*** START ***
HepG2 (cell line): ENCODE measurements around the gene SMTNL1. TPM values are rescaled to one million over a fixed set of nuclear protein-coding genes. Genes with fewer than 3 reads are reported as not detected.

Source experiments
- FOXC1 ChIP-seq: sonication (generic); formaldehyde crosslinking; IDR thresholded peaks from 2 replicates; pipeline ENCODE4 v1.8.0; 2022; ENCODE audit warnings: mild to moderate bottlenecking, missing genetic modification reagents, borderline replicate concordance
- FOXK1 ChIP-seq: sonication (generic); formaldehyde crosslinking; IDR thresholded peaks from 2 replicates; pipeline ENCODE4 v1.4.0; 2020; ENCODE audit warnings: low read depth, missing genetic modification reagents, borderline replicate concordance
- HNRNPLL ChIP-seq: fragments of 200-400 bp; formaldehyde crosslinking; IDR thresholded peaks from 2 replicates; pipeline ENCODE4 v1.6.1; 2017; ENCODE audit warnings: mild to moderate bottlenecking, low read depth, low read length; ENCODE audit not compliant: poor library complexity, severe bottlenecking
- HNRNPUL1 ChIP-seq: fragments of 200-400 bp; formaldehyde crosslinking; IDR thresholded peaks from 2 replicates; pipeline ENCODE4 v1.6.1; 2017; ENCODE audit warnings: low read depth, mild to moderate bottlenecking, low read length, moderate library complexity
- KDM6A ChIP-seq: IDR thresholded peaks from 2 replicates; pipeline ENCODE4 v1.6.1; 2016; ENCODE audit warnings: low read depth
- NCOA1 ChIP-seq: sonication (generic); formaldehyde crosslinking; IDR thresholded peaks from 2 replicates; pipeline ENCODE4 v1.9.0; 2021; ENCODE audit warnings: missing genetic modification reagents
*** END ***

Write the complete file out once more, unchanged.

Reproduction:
HepG2 (cell line): ENCODE measurements around the gene SMTNL1. TPM values are rescaled to one million over a fixed set of nuclear protein-coding genes. Genes with fewer than 3 reads are reported as not detected.

Source experiments
- FOXC1 ChIP-seq: sonication (generic); formaldehyde crosslinking; IDR thresholded peaks from 2 replicates; pipeline ENCODE4 v1.8.0; 2022; ENCODE audit warnings: mild to moderate bottlenecking, missing genetic modification reagents, borderline replicate concordance
- FOXK1 ChIP-seq: sonication (generic); formaldehyde crosslinking; IDR thresholded peaks from 2 replicates; pipeline ENCODE4 v1.4.0; 2020; ENCODE audit warnings: low read depth, missing genetic modification reagents, borderline replicate concordance
- HNRNPLL ChIP-seq: fragments of 200-400 bp; formaldehyde crosslinking; IDR thresholded peaks from 2 replicates; pipeline ENCODE4 v1.6.1; 2017; ENCODE audit warnings: mild to moderate bottlenecking, low read depth, low read length; ENCODE audit not compliant: poor library complexity, severe bottlenecking
- HNRNPUL1 ChIP-seq: fragments of 200-400 bp; formaldehyde crosslinking; IDR thresholded peaks from 2 replicates; pipeline ENCODE4 v1.6.1; 2017; ENCODE audit warnings: low read depth, mild to moderate bottlenecking, low read length, moderate library complexity
- KDM6A ChIP-seq: IDR thresholded peaks from 2 replicates; pipeline ENCODE4 v1.6.1; 2016; ENCODE audit warnings: low read depth
- NCOA1 ChIP-seq: sonication (generic); formaldehyde crosslinking; IDR thresholded peaks from 2 replicates; pipeline ENCODE4 v1.9.0; 2021; ENCODE audit warnings: missing genetic modification reagents